Startups discuss the ethics of artificial intelligence in London
As Coda Story readers are aware, such are the ethical concerns over the widening use of artificial intelligence that a number of campaigns have sprung up to limit or ban its use. In the United Kingdom, in the case of facial recognition, some privacy advocates have argued that an outright ban should be on the table. In the U.S., the House Education and Labor Committee will hold hearings on how AI is impacting workers and their jobs once Congress returns in September.
Some aspects of this debate could be heard during a panel discussion titled “Smarter Than Us: The Rise Of AI” in Old Street, London on Thursday evening. In an upstairs room in the heart of Silicon Roundabout, around 140 attendees – including programmers and public sector workers – ate pizza and listened to five speakers discuss how their companies are harnessing AI to improve sectors like digital identities, healthcare, journalism and even real estate.
A number of the panelists spoke about how their businesses gather information like historical property sales data, images and case studies about Type 2 Diabetes, while trying to preserve some sense of privacy and anonymity.
Samuel Rowe, Research and Policy Executive at Yoti, a company with a digital identity app, spoke about the lack of guidelines around facial recognition. “There are insufficient safeguards in place for a lot of facial recognition technologies,” he said. “However, from this interrogation, at least in my opinion, there comes an opportunity for radical transparency from organizations working in this field.”
Avinash Bajaj, who previously worked at a health tech firm called Biolink.Tech, said his company opted not to use a cloud solution for storing information belonging to patients. “We wanted privacy at the center and at the core of everything we do,” he said. “So we came up with this aspect of private AI where we did not store any private information on our cloud. We stored all the information on users’ devices.”
Unsurprisingly, governments have struggled to meet the regulatory demands of AI. Only this year did the European Commission announced the launch of a pilot project which hopes to draft ethical rules for developing and applying artificial intelligence technologies. On privacy and data governance, the Commission said “Citizens should have full control over their own data, while data concerning them will not be used to harm or discriminate against them.”
Afterwards, as the panel took questions from the audience, I was reminded of how predatory and illegal conduct in other industries, like banking, prompted government intervention but only after calamities like the financial crisis of 2008. A number of people in the audience repeated the often heard mantra that regulation stifles innovation. Someone said self-regulation would be enough. One person commented, “I want that facial recognition to work, I want that convenience. But at the same time, I don’t want to give up my privacy.”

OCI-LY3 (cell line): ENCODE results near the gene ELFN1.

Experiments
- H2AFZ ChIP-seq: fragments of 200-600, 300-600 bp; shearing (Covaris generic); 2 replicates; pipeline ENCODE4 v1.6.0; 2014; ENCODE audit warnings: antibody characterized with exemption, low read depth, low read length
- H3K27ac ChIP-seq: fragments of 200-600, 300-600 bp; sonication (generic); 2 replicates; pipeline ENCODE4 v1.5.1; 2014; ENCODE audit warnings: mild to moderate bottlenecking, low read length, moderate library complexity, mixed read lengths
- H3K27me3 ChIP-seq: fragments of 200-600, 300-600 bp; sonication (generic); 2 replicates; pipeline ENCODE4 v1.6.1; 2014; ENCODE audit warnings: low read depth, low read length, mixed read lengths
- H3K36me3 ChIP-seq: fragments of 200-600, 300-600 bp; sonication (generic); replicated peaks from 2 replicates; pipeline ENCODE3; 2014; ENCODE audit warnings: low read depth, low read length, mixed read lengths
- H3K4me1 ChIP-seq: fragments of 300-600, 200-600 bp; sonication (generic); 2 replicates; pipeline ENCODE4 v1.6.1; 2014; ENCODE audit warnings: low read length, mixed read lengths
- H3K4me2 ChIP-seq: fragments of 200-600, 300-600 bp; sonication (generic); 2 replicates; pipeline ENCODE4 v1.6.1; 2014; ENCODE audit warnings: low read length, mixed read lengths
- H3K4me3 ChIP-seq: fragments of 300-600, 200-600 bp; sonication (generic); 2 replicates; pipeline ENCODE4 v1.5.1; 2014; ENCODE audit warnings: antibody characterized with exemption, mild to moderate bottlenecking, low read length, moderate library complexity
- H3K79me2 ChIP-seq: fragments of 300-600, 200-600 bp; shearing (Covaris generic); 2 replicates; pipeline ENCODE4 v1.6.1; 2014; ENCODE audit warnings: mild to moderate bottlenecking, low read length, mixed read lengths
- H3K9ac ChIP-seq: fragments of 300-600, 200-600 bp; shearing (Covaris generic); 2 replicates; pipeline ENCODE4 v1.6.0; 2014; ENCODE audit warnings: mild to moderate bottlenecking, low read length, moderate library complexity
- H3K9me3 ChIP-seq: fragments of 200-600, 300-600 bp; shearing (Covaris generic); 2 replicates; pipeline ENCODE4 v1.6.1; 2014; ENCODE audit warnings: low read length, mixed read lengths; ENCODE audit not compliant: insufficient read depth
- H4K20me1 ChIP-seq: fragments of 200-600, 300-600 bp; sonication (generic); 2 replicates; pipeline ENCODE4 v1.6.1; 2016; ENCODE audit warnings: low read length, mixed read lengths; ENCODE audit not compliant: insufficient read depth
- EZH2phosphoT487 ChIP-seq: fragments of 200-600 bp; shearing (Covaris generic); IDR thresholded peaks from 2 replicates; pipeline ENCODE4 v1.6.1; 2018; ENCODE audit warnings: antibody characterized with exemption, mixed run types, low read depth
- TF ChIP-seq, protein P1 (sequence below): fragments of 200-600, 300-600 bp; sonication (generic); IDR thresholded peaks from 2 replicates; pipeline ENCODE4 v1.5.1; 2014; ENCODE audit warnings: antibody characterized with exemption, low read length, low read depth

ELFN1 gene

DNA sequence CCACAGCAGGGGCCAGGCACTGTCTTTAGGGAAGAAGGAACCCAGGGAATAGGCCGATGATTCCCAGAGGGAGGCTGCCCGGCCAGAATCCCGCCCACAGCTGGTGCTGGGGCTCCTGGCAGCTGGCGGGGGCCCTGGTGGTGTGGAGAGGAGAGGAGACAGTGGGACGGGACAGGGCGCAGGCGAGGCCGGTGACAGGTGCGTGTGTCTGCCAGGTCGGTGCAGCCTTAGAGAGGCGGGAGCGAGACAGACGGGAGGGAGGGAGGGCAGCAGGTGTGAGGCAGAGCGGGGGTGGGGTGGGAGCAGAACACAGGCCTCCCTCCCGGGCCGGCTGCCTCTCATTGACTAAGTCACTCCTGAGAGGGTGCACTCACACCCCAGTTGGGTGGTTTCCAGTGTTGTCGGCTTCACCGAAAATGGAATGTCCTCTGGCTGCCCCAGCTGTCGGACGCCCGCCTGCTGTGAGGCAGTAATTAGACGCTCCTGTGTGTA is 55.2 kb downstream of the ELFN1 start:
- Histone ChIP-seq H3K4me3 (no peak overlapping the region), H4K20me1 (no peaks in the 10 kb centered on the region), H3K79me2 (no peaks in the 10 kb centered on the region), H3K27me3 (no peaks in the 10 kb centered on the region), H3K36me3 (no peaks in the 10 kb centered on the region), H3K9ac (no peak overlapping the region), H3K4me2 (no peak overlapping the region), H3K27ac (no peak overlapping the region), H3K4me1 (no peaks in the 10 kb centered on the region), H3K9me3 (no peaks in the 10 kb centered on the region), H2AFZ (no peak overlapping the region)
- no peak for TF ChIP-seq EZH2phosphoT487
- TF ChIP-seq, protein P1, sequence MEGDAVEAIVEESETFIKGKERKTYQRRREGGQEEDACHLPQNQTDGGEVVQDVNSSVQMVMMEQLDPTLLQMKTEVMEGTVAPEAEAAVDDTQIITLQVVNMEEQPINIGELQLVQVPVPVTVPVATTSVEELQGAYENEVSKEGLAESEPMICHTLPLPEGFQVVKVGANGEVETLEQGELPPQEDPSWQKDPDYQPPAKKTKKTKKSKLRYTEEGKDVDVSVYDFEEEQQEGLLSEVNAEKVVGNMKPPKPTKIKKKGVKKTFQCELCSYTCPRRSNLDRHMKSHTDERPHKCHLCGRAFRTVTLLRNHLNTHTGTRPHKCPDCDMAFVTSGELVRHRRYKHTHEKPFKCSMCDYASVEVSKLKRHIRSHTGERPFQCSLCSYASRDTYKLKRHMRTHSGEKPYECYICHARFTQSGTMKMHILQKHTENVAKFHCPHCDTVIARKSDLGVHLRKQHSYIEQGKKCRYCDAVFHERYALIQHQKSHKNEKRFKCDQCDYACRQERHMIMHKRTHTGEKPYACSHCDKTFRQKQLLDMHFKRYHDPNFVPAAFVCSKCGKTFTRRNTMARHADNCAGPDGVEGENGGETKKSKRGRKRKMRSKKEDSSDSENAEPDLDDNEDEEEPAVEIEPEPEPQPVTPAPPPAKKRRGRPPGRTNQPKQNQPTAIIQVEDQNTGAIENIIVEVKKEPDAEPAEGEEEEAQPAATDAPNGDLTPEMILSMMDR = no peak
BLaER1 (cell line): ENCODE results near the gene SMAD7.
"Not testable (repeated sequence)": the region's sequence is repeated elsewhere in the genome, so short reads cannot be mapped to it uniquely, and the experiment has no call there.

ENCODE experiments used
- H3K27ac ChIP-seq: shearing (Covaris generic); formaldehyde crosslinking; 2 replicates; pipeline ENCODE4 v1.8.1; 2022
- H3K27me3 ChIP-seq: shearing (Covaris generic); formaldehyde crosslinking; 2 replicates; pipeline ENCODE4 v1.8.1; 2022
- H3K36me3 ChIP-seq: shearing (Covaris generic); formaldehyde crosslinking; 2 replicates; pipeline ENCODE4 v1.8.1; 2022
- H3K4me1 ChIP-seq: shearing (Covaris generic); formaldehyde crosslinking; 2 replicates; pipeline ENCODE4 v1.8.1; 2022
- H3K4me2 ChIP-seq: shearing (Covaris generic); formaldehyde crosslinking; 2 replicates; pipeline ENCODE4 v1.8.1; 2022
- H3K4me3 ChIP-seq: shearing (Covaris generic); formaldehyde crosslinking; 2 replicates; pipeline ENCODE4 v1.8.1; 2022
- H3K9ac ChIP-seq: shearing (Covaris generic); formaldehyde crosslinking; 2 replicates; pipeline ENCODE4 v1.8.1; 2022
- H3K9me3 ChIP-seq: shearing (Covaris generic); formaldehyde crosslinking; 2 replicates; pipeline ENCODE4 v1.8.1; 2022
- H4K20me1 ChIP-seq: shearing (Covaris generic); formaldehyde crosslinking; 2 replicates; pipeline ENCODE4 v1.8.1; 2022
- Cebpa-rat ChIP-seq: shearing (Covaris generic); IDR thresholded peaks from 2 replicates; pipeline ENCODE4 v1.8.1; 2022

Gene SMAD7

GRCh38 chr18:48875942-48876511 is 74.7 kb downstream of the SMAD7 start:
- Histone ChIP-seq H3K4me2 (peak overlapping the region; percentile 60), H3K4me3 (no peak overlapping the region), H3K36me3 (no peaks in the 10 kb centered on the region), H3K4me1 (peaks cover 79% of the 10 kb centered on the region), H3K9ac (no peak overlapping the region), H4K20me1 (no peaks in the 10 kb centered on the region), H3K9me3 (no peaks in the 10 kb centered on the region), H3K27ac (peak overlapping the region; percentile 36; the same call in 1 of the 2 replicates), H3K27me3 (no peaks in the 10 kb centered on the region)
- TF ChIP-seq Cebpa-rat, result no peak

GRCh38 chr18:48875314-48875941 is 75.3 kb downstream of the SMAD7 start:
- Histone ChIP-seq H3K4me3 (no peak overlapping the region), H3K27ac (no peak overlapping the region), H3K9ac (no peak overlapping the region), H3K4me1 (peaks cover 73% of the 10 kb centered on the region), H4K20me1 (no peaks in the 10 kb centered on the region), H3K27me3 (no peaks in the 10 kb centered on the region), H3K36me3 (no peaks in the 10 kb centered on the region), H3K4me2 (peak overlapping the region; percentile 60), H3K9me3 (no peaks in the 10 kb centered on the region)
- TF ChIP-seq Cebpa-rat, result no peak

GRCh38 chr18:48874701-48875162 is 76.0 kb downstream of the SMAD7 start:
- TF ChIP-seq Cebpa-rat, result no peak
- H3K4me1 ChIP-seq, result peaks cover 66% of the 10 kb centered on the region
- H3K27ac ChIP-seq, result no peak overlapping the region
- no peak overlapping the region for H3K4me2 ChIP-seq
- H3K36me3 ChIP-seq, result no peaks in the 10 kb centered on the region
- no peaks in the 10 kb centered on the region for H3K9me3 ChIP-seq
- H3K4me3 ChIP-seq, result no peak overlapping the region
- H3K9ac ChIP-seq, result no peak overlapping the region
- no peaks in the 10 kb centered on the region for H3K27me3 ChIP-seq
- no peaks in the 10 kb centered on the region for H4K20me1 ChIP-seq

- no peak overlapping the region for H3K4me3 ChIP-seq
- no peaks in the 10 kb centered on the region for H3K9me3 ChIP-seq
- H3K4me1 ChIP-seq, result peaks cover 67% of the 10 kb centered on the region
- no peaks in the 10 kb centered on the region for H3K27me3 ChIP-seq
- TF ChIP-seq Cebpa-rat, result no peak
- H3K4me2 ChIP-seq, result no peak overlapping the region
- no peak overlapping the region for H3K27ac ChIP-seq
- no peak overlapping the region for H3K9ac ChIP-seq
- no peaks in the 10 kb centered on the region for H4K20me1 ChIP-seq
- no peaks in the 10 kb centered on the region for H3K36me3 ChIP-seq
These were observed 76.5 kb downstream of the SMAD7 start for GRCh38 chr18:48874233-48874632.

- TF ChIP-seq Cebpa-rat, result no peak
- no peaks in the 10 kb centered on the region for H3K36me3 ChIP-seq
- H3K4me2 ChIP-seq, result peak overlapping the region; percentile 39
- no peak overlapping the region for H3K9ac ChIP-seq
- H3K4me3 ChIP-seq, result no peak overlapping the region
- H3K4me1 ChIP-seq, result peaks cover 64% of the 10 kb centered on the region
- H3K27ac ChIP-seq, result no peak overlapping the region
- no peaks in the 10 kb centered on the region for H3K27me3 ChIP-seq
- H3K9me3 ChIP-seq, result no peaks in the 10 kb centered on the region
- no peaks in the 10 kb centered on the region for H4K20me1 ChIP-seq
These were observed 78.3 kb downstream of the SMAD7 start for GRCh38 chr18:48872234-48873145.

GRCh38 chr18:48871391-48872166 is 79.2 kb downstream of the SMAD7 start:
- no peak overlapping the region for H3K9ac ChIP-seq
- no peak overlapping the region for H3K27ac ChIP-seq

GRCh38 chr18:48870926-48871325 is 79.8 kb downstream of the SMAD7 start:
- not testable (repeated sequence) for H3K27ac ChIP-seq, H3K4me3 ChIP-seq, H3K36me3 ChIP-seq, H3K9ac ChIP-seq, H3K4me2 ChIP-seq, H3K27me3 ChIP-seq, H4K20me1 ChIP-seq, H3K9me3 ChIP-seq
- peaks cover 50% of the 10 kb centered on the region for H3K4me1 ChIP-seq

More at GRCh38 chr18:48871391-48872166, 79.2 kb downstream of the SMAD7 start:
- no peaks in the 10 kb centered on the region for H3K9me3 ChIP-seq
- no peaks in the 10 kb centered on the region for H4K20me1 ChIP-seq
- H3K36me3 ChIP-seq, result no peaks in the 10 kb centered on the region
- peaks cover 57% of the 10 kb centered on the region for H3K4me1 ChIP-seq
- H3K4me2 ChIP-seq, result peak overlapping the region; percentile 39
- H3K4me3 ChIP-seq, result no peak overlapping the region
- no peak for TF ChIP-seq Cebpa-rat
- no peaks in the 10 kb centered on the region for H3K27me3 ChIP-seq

No one seemed willing to address the wider moral dilemma: With smart assistants on nearly every phone, can we trust those who watch over us to go unwatched themselves?
- We have an upcoming story on Delhi’s plans to roll out a citywide surveillance system with over 300,000 cameras. The project, which would allow ordinary residents to access camera footage in their neighborhoods, has been characterized by a lack of transparency. You can find an interesting primer here. (IEEE Spectrum)
- As demonstrations against the Chinese government enter their 12th week, some businesses in Hong Kong are fast adopting cryptocurrency. One department story has announced it will now accept Bitcoin, Ether, and Litecoin at all its locations. Earlier this month, demonstrators were seen withdrawing Hong Kong dollars from ATMs and banks and converting them to U.S. dollars – the Hong Kong dollar is pegged to its U.S. counterpart. (Business Telegraph).
Elsewhere in Coda Story: In the aftermath of the collapse of Italy’s government, this is a good week to look at how a weaponized social media has had a whiplash effect on politics in the country. One of our contributors has profiled liberal politician Laura Boldrini, who comes under regular attack from supporters of the hard-right, anti-migrant League party and the anti-establishment Five Star Movement. As one political scientist in Rome puts it, “Facebook and Twitter are a gutter.”
The story you just read is a small piece of a complex and an ever-changing storyline that Coda covers relentlessly and with singular focus. But we can’t do it without your help. Show your support for journalism that stays on the story by becoming a member today. Coda Story is a 501(c)3 U.S. non-profit. Your contribution to Coda Story is tax deductible.